Biography of Carl Jung

Carl Jung is known to be one of the most famous psychological theorists of twentieth century. For sixty years, he developed him self with a singularity of purpose to analyzing the far flung and deep lying process of human personality. An exceptional and prominent approach of Jung in the field of psychology highlighted understanding the psyche through exploring the worlds of dreams, art, mythology, world religion and philosophy. The present paper focuses on Carl Jung’s biography and his major involvement in the area of psychology and art.

Jung, Carl Gustav, Swiss psychiatrist, initiator of analytical psychology, was born in Kesswil, Switzerland on 26 July 1875. Jung was the only son of the village pastor, the Reverend Paul Achilles Jung, and Emilie Jung, nee Preiswerk. His grandfather, Carl Gustav Jung (1794–1864), after whom he was christened, was a much-respected physician, who became Rector of Basel University and Grand Master of the Swiss Lodge of Freemasons. He was supposed to be the illegitimate son of Goethe. Though he bore a strong physical resemblance to the great poet, this is probably a legend and not fact.

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Childhood ritual prepared him for his later insights into the importance of projection in psychology. Jung’s adult delight in solitude, his alchemical studies, and his research into the dynamics of psychic transformation were also foreshadowed in an adolescent fantasy (Anthony Stevens, 2001). He discovered philosophy and read widely during his teens, and this, together with the disappointments of his boyhood, led him to renounce the strong family tradition and to study medicine and become a psychiatrist. During his youth time, he studied extensively in philosophy and theology.
After attaining his medical degree (1902), he worked in Zurich with Eugen Bleuler in the field of mental illness. At Burgholzli, Jung began, with outstanding success, to apply association tests initiated by earlier researchers. He studied, especially, patients’ peculiar and illogical responses to stimulus words and found that they were caused by emotionally charged clusters of associations withheld from consciousness because of their disagreeable, immoral (to them), and frequently sexual content. He used the now famous term complex to describe such conditions.
Jung was mainly interested in parapsychology during his career. He came in contact with Sigmund Freud as a close collaborator and most likely successor between 1907 and 1912, but he had disagreement with Freud over the issue of the sexual basis of neuroses. Jung theory of personality is usually identified as psychoanalytical theory because it emphasizes the unconscious processes. He gave more weight on people’s aim and plans and less to instincts (Morgan, 1981). Jung was listed president of the General Medical Society for Psychotherapy in 1933.
This organization had Nazi connections. Jung was severely criticized for his activities with the organization and his writings about racial differences in the magazine Zentralblatt fur Psychotherapie. Jung died on June 6, 1961. The most distinctive and prominent feature of Jung view of human is that human behavior is conditioned not only by individual and racial history but also by aims and aspiration. Both the past as actually and future as potentially guides one’s present behavior. Jung theory emphasizes the social and phylogenetic foundation of personality.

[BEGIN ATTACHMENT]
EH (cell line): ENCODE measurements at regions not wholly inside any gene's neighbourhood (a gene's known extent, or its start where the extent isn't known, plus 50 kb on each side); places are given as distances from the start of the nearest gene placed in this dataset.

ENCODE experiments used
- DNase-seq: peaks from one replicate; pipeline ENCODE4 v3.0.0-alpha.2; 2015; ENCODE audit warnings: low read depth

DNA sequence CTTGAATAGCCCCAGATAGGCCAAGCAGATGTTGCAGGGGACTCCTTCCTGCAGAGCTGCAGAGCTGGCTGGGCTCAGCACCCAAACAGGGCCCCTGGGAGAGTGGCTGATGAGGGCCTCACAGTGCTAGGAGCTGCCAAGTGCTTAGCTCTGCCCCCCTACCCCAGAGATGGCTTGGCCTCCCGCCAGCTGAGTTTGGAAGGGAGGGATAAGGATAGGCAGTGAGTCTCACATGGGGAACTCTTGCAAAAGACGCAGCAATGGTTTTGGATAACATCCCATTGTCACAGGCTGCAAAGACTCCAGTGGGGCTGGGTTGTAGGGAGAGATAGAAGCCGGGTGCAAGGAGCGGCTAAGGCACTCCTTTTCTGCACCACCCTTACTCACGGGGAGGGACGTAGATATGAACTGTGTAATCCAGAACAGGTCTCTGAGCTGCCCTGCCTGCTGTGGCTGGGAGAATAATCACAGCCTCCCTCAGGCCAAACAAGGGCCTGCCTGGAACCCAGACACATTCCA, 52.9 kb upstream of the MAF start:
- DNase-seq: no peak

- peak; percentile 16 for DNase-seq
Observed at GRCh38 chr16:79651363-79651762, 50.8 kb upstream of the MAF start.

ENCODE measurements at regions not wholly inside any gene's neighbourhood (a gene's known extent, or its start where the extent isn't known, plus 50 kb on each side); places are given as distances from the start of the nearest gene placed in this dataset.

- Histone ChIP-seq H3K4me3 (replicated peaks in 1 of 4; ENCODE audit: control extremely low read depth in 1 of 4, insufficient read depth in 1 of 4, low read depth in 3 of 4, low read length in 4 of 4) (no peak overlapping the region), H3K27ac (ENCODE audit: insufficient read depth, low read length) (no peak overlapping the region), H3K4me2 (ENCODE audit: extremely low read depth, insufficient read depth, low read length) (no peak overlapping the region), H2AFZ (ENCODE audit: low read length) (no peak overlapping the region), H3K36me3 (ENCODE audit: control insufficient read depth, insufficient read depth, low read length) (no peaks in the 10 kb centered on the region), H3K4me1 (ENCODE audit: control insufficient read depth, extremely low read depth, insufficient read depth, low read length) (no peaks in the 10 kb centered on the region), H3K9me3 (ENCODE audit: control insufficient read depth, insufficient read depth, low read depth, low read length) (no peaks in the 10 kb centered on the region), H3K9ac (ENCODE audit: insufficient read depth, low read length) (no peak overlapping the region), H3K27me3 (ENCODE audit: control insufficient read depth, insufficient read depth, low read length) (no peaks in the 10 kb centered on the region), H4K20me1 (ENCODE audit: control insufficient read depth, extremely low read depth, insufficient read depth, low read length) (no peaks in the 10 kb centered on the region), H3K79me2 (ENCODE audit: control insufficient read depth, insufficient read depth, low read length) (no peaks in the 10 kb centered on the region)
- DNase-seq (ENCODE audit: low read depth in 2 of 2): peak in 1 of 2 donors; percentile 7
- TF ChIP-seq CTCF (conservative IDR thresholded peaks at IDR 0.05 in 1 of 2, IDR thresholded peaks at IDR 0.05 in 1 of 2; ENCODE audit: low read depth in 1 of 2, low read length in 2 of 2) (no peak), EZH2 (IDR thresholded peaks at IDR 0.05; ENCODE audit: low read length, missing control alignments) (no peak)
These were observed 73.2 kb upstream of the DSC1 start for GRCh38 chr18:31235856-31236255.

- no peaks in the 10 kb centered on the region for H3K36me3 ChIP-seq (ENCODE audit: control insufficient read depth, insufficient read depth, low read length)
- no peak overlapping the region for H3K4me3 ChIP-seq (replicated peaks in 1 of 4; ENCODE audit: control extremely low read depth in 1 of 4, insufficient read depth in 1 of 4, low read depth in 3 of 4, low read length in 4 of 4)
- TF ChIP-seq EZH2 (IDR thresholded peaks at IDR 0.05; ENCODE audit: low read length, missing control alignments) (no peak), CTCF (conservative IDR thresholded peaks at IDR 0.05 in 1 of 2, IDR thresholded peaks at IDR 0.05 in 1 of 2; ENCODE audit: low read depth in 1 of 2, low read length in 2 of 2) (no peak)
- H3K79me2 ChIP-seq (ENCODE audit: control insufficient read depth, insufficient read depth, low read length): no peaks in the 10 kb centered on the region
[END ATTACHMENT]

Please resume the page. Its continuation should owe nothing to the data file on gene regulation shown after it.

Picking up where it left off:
He explained that the foundations of personality are archaic, premature, innate, unconscious and probably universal. Jung emphasized the racial origin of personality. According to him, an individual personality is a resultant of inner forces acting upon and being acted upon by outer forces. The total personality or psyche consists of differentiated but interacting system. The principal feature of his theory of personality is ego, the personal unconscious and its complexes, the collective consciousness and its archetypes, the persona, the anima and animus and the shadow.
He explained ego is the conscious mind. It is made up of conscious perception, memories, thoughts and feeling. The ego is responsible for one’s feeling of identity. The personal unconscious is a region adjoining to ego. It consists of experiences that were one’s conscious but which have been repressed, suppressed, forgotten or ignored. A complex is an organized group of feeling, thoughts, perceptions and memories that exists in personal unconscious. Jung described the complexes may behave like an autonomous personality that has a mental life (Hall and Lindzey, 1978).
The concept, for which Jung is best known, is the collective unconscious. It has had a profound influence not only on psychology but also on philosophy and the arts. The collective consciousness is the storehouse of unconscious archetypes (primordial images), concept that represents the primitive and ancestral experiences of human race. One acquires these unconscious images automatically as a part of one’s genetic heritage. An archetype is a universal thought form that contains large elements of emotions.
This thought form creates images or vision that corresponds to normal waking life to some aspect of conscious situation. Examples of archetypes are God, rebirth, the wise old man and the devil. In the collective unconscious, one finds the sources of myth and memory of universal realities such as mothers and fathers, the sun and storms, masculinity and femininity (Morgan; 1981). The concept of collective unconscious is of the most original and controversial feature of Jung personality theory. It is most powerful and influential system of psyche and in pathological cases over shadow, the ego, and the personal unconscious.